This is a very interesting article, perhaps a revolutionary idea. And, it may have important lessons for complex human systems.
Rob Dunn writes in the recent edition of Utne Reader, “We live at the crossroads of three global megatrends, three barreling and intertwined juggernauts of modernity. The first is the massive migration of humanity to the world’s cities. By 2050, two-thirds of all humans on Earth will live in urban areas.
The second is the loss of biodiversity. Species are disappearing, both from the places where we live and from the earth as a whole. If our hairy ancestors were to visit our cities and suburbs, they would wonder how the escalators work, but they would also question where the plants and animals have gone. What have we done with all the birds? Some, like the Carolina parakeet, are just gone. Others live on, but at a distance—geographically removed from our daily lives, far away from the majority of people.
And then there’s the third trend—the one that, at first glance, seems not to belong with the others. The prevalence of allergies and chronic inflammatory diseases among urban populations in developed countries has skyrocketed in recent years. Incidences of asthma, Crohn’s disease, multiple sclerosis, and even depression (which can have an immune component) are on the rise
The parallels in geography and timing between urbanization, the loss of biodiversity, and the rise in immune-system problems raise an intriguing—and troubling—question. Could our distance from nature and our chronic immunological discontent be related? Some now say … yes.”
The author summarizes the work of Ilkka Hanski, a Finnish scientist working in the field of ecology at the University of Helsinki, Finland, “comparing the allergies of adolescents living in houses surrounded by biodiversity to those of adolescents surrounded by simplicity—the modern landscape of cement and grass. They found that those individuals who lived in houses surrounded by a greater diversity of life were themselves covered with different kinds of microbes. They were also less likely to show the telltale immunological signs of allergies.”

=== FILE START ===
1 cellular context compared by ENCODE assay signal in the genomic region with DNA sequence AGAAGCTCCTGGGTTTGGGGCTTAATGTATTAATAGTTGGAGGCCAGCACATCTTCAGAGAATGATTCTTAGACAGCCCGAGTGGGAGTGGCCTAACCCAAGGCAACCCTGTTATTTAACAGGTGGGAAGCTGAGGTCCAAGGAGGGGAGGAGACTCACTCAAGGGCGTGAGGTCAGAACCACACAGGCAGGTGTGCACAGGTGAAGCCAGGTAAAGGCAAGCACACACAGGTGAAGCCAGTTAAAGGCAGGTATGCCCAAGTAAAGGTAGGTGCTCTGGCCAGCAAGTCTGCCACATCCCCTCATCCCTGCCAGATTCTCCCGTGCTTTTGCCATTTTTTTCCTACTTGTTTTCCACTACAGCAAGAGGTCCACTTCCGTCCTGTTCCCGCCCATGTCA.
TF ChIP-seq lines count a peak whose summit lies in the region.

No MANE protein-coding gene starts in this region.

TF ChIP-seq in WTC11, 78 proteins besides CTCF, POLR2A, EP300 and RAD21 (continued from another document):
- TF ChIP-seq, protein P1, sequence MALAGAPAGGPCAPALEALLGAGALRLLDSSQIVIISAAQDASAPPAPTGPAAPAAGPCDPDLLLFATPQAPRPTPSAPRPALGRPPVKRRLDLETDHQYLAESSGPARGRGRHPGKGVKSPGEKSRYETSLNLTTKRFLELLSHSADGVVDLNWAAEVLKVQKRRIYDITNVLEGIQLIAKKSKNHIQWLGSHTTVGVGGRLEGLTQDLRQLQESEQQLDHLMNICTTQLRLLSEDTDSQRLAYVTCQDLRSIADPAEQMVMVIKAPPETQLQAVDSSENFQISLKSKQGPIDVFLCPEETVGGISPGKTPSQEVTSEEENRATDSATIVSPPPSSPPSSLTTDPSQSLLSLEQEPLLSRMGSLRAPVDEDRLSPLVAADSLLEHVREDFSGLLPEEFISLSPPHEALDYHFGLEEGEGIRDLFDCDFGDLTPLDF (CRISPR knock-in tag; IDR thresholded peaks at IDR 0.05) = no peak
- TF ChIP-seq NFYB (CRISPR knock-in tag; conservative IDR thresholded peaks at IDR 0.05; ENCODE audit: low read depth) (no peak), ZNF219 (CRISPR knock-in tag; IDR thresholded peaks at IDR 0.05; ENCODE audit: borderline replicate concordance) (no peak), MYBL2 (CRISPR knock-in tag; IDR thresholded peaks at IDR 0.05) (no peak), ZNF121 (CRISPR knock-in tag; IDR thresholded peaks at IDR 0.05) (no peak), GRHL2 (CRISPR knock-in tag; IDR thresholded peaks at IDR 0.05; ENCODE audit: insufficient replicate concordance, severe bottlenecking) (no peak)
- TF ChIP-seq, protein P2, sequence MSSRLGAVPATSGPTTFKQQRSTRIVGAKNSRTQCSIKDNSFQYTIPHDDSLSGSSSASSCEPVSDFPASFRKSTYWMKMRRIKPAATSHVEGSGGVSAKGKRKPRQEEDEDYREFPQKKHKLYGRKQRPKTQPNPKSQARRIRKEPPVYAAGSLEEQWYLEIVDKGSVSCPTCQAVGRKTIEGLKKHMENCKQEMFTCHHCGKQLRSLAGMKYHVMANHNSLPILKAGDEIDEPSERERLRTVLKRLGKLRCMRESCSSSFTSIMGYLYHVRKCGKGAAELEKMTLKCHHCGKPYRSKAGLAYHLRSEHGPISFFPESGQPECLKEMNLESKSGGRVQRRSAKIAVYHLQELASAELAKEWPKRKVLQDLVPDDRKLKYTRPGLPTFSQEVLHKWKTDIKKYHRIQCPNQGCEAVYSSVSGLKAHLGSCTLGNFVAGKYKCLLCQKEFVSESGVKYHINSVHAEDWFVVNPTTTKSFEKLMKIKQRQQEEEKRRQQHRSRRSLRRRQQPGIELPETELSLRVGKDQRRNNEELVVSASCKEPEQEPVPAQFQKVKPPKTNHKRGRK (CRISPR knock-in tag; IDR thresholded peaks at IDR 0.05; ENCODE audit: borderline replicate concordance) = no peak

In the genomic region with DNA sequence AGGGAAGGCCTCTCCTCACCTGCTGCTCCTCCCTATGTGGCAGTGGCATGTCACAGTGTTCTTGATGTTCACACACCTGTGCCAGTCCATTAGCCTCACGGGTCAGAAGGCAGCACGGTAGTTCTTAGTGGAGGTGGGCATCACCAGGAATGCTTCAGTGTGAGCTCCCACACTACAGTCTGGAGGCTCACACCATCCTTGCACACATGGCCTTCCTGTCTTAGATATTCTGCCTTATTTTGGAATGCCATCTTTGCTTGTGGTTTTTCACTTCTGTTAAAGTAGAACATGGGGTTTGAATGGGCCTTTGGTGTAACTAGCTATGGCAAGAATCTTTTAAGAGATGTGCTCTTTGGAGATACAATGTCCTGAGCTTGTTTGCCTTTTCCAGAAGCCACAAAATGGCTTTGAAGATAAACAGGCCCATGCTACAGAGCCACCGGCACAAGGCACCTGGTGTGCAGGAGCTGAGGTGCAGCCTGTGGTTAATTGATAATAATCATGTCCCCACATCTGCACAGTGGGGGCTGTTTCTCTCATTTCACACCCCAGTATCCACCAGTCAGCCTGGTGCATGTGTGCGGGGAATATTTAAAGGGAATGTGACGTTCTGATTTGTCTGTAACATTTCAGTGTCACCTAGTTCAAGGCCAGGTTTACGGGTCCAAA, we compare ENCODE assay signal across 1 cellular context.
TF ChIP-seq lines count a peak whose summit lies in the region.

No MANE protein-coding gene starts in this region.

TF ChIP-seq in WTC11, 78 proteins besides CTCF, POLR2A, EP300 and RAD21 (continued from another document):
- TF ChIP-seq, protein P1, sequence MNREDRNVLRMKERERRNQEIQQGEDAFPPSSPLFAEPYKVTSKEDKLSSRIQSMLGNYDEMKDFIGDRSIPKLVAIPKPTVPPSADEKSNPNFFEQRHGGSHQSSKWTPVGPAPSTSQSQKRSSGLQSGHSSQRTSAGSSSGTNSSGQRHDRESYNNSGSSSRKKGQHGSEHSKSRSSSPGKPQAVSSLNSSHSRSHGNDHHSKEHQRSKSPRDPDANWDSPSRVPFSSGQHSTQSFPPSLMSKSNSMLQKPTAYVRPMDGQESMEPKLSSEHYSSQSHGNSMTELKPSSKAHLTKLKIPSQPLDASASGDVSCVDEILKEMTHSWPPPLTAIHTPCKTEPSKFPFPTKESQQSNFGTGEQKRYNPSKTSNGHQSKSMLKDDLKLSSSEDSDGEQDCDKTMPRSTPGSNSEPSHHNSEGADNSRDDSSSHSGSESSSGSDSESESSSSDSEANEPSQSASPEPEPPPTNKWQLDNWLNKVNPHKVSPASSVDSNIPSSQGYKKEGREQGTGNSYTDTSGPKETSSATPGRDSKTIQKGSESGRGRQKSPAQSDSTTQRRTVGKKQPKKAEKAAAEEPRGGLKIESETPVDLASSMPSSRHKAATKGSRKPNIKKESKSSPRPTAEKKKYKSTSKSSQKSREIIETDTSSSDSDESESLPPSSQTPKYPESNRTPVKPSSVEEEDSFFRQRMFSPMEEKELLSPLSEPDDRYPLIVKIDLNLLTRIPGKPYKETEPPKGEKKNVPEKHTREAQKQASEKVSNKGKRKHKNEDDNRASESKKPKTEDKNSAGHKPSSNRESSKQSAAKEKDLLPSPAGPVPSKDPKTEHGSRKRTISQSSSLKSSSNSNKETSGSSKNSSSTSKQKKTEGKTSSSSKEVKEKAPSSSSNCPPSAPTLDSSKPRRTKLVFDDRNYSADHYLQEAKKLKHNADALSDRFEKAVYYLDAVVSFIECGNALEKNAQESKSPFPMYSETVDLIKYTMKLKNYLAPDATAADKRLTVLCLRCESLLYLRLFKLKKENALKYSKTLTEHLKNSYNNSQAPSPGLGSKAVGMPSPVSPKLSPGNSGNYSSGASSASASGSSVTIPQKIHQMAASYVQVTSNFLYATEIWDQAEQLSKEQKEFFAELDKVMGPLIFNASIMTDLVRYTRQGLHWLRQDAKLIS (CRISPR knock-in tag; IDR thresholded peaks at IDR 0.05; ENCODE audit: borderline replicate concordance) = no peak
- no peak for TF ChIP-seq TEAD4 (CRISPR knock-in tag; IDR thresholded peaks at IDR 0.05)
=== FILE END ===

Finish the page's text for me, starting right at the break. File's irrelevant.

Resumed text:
This is a potentially revolutionary finding. But, as Dunn points out, “No one has offered a very compelling explanation of how the diversity of plants or life in general in backyards alters the composition of bacteria on human skin. But the bigger question is how the composition of bacteria on our skin (perhaps in concert with the diversity of plants and other organisms outside) influences our potential to develop allergies. Several options have emerged.”
· “…the immune system is our sixth sense. It is our inner taxonomist. And this inner taxonomist needs to see a lot of species to learn to distinguish good from bad from innocuous. If it does not, it makes mistakes. It sees our body’s own cells or pollen grains and judges them to be dangerous. In this model, the world around us needs to be diverse enough for our immune system to gain perspective.”